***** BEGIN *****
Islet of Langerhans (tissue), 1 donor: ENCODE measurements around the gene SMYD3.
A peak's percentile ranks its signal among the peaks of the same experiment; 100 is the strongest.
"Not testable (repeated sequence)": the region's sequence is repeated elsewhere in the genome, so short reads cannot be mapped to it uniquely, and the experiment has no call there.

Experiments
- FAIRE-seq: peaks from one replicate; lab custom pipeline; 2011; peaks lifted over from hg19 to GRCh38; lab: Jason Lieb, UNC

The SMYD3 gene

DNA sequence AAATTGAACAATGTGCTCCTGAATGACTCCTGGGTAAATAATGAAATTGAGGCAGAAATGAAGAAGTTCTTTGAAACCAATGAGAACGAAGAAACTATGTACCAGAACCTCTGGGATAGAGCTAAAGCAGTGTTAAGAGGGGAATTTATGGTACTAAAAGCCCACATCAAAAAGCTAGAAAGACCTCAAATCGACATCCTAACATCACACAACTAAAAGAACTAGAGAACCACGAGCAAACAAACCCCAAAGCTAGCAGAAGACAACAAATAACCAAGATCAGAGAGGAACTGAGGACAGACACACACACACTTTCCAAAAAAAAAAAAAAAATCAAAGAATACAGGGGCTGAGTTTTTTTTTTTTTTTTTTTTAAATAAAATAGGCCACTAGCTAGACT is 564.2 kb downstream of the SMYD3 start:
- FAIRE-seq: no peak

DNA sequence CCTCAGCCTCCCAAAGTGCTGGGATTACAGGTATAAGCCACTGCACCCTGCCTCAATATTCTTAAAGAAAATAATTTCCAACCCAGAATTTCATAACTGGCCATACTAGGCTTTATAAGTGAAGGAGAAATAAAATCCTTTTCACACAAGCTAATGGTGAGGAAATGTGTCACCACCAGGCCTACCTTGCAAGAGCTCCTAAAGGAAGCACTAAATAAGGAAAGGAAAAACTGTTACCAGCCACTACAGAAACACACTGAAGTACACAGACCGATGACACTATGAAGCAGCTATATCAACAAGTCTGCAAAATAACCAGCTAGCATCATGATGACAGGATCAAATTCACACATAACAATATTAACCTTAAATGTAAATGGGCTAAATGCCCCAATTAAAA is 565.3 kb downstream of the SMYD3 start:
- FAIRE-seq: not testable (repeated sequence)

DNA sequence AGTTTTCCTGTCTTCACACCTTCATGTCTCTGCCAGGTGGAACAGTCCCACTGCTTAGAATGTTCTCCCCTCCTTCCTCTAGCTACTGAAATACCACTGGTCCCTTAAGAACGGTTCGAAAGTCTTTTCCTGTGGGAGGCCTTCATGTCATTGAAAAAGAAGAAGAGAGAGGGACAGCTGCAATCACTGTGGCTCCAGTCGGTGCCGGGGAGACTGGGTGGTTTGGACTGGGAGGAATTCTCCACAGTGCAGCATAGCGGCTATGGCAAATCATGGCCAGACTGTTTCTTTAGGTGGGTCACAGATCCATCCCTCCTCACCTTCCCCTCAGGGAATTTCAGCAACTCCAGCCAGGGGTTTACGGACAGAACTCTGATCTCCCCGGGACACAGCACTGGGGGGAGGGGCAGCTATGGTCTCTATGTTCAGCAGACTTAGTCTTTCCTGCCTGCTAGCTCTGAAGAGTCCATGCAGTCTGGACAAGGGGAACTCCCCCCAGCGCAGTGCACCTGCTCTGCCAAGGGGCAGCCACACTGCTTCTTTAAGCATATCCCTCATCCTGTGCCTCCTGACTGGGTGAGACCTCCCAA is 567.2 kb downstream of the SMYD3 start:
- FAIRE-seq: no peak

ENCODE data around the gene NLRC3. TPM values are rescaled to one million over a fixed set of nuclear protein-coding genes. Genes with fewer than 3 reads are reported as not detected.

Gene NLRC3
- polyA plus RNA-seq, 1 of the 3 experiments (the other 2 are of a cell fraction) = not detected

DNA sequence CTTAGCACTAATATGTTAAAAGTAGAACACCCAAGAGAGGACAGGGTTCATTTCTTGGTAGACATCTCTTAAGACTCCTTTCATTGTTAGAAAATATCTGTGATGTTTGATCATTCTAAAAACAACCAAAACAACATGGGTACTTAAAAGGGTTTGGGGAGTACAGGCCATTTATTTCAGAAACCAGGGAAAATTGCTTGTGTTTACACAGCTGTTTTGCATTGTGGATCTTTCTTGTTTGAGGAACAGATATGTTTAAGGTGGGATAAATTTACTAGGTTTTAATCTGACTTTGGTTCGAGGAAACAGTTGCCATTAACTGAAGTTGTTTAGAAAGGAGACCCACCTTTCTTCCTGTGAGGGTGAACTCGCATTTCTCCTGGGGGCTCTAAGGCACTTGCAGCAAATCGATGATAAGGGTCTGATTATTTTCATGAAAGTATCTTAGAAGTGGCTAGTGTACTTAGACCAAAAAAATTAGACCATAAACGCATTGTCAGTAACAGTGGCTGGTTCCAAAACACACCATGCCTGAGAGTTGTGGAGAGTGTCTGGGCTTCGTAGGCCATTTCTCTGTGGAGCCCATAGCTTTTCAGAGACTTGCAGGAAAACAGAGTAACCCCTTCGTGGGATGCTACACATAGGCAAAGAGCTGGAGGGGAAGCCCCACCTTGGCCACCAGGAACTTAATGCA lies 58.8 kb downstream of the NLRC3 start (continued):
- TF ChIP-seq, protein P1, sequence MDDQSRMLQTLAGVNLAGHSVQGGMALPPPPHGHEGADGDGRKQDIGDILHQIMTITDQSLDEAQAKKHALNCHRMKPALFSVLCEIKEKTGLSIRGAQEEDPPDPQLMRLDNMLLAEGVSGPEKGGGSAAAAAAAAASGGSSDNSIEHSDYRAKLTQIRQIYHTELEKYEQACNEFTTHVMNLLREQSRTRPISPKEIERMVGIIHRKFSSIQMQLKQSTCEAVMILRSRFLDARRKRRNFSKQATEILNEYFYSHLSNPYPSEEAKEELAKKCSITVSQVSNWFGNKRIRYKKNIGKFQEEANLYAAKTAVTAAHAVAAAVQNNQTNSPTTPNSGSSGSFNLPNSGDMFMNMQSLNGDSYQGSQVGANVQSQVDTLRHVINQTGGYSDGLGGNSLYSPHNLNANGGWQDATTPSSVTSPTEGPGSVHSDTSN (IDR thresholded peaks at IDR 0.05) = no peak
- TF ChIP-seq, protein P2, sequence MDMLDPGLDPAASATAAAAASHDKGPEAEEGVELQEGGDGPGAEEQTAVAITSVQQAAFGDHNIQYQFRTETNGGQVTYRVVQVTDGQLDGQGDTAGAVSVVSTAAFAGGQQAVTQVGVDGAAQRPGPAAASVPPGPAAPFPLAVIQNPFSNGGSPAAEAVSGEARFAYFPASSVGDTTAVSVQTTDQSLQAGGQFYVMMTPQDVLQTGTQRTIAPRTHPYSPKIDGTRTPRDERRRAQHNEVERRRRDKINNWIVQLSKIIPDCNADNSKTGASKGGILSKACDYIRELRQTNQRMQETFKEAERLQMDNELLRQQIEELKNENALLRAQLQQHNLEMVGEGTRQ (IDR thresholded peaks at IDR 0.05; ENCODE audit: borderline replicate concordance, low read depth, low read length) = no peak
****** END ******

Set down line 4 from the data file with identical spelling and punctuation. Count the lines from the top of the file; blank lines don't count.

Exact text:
Experiments